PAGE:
Scientists in the Netherlands are studying whether foods that release hunger-quenching aromas during chewing could fight obesity.
Health Tip: Hoping to quit smoking?
The American Cancer Society and Free & Clear recommend taking these steps to prepare for quitting on Jan. 1 or another date during the New Year:
1. Decide on a quit date. About two weeks prior to your planned quit date, call 1.866.Quit.4.Life and enroll in the American Cancer Society Quit For Life Program. A coach will help you prepare to quit and stay quit, and will help you make a decision about using medication during the process. The medications may be at no cost to you.
2. About one week before your quit date, identify where and when you smoke and test strategies to break up daily habits. Try to replace cigarettes with other substitutes, such as a water bottle, toothpicks or carrot sticks.
3. The night before your quit date, clear away all cigarettes and other smoking paraphernalia, including cleaning out the ashtray in your car. Removing all visual reminders will take away opportunities to easily relapse.
-- American Cancer Society
Number to Know: 443,000
Each year, an estimated 443,000 people die prematurely from smoking or exposure to secondhand smoke, and another 8.6 million have a serious illness caused by smoking, according to the Centers for Disease Control and Prevention.
Children’s Health: Tips for picky eaters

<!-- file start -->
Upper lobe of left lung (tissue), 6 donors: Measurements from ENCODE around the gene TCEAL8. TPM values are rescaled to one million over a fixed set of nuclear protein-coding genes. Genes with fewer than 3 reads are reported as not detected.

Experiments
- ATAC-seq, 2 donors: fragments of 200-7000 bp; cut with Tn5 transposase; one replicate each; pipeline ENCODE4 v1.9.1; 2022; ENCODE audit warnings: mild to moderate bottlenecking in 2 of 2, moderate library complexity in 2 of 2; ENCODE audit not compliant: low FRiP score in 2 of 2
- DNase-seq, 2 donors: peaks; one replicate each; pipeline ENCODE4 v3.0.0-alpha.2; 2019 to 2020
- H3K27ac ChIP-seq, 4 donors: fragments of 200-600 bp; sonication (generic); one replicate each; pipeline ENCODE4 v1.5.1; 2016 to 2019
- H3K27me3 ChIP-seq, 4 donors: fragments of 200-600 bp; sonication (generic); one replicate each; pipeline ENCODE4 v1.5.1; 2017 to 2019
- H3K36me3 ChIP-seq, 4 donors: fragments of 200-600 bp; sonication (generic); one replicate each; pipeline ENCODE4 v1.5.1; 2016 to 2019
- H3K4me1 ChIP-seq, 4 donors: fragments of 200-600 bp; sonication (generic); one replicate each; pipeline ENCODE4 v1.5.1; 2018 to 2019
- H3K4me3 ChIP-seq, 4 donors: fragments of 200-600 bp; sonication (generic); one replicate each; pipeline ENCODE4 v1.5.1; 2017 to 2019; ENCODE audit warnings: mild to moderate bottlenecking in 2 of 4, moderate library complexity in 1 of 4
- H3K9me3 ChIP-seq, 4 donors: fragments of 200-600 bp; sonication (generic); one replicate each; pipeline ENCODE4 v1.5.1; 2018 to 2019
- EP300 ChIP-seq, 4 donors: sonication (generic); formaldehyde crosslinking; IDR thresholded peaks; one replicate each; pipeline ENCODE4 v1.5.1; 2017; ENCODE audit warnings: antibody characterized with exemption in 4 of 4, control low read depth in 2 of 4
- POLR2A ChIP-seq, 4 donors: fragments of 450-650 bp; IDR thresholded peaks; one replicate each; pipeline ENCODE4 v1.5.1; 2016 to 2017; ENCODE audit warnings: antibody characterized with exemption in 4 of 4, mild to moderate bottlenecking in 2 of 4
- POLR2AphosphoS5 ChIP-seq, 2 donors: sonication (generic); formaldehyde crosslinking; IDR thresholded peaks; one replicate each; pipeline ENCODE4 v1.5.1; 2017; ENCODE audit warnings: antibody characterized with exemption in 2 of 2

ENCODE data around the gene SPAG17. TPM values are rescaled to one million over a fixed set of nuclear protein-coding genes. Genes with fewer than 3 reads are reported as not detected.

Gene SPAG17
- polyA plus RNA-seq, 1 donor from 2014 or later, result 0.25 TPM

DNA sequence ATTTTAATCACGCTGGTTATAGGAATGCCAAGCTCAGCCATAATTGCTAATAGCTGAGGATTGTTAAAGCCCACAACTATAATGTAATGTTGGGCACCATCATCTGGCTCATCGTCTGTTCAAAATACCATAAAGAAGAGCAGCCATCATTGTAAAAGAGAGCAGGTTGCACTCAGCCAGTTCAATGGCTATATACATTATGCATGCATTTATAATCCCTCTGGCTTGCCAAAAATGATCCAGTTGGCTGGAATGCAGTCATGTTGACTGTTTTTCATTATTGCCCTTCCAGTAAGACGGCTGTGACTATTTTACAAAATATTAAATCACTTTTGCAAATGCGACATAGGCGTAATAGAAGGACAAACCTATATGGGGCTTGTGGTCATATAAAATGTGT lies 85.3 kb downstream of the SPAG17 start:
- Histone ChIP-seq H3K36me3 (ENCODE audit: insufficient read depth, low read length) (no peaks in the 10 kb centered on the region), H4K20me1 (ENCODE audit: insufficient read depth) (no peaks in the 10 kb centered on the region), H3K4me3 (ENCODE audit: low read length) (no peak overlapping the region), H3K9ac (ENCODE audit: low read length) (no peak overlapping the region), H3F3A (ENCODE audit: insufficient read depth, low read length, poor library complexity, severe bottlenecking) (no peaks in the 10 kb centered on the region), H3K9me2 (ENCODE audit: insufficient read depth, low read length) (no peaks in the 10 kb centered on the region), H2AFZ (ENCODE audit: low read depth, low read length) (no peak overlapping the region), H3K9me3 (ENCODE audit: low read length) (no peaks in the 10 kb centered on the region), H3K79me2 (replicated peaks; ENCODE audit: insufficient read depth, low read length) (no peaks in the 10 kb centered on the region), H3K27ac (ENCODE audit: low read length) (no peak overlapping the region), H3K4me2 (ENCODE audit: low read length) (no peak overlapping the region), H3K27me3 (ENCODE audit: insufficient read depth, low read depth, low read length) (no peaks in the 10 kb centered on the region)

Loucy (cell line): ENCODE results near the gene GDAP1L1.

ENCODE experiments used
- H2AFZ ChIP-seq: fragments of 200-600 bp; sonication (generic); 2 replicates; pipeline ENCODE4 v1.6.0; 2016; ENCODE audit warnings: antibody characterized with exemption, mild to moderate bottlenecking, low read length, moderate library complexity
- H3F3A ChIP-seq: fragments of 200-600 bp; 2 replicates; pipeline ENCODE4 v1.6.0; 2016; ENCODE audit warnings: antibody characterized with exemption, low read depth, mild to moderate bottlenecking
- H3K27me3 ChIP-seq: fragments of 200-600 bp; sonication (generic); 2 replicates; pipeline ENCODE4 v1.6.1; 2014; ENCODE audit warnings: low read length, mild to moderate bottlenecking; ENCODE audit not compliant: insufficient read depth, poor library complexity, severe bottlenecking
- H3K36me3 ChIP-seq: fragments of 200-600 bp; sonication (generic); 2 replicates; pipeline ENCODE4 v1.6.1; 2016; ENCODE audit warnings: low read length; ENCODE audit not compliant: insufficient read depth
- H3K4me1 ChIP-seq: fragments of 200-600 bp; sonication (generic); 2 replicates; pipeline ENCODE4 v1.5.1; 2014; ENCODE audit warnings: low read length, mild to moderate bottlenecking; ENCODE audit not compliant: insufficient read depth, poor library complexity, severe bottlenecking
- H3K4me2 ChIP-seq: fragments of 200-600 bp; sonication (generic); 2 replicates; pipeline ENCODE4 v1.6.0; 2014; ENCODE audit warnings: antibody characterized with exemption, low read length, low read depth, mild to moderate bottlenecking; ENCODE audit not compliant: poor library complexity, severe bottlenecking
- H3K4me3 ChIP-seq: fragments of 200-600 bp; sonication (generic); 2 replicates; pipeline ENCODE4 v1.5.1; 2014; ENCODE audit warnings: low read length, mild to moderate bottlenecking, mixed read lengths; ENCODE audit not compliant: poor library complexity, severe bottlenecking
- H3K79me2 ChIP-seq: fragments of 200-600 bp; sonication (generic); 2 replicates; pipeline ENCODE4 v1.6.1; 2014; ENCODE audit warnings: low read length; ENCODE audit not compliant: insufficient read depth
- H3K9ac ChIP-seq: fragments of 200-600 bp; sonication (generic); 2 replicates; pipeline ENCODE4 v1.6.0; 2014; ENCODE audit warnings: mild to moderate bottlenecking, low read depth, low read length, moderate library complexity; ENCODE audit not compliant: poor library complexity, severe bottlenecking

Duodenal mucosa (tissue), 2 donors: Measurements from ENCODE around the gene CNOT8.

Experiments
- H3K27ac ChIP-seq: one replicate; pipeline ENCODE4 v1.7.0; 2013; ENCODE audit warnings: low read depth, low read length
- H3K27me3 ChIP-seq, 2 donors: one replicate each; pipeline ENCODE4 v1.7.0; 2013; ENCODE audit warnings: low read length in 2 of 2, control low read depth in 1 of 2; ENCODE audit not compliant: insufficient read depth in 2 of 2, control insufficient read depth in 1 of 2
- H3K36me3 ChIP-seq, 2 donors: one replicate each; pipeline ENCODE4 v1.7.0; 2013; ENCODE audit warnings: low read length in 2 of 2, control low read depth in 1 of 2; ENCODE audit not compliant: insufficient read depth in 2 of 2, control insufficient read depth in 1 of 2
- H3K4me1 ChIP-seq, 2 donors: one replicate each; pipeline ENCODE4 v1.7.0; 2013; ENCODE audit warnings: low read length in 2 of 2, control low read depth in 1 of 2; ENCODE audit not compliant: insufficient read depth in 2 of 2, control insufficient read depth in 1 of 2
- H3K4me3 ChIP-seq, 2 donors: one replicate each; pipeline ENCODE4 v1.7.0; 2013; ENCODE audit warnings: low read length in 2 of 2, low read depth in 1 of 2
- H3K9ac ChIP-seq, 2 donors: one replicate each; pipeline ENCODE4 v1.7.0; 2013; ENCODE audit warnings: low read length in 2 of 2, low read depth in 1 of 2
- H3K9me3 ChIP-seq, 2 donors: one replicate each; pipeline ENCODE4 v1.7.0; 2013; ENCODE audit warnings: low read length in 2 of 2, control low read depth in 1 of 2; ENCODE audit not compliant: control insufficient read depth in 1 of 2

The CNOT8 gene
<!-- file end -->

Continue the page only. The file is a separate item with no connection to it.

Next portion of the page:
If you are looking to expand the horizons of your child’s eating habits, here are some helpful tips from Registered Dietitian Julie Tucci:
- Follow a schedule: Children should eat every two to three hours. Have a set time for three meals and two to three snacks each day. Hopefully, your child’s body will adapt to this schedule, and they will get hungry just as food is being served.
- Avoid grazing: Because children have very small stomachs, grazing – whether its food or beverages -- between scheduled meals will guarantee that they won’t be hungry when it’s time for the next meal.
- Let them help: Children generally eat better when they have helped create the dish, whether it’s picking ingredients or helping prepare a meal.
- Be a role model: If your child sees you trying and enjoying a variety of foods, there is also a better chance they will be willing to try new foods.
Senior Health: Service activities help the brain
Volunteer service, such as tutoring children, can help older adults delay or reverse declining brain function, according to a new study.
Using functional magnetic resonance imaging, the researchers found that seniors participating in a youth mentoring program made gains in key brain regions that support cognitive abilities important to planning and organizing one’s daily life.
The small study is the first of its kind to examine the effect of Experience Corps, a national volunteer service program that trains seniors to help children in urban public schools with reading and academic success in other areas.
-- Johns Hopkins Bloomberg School of Public Health
GateHouse News Service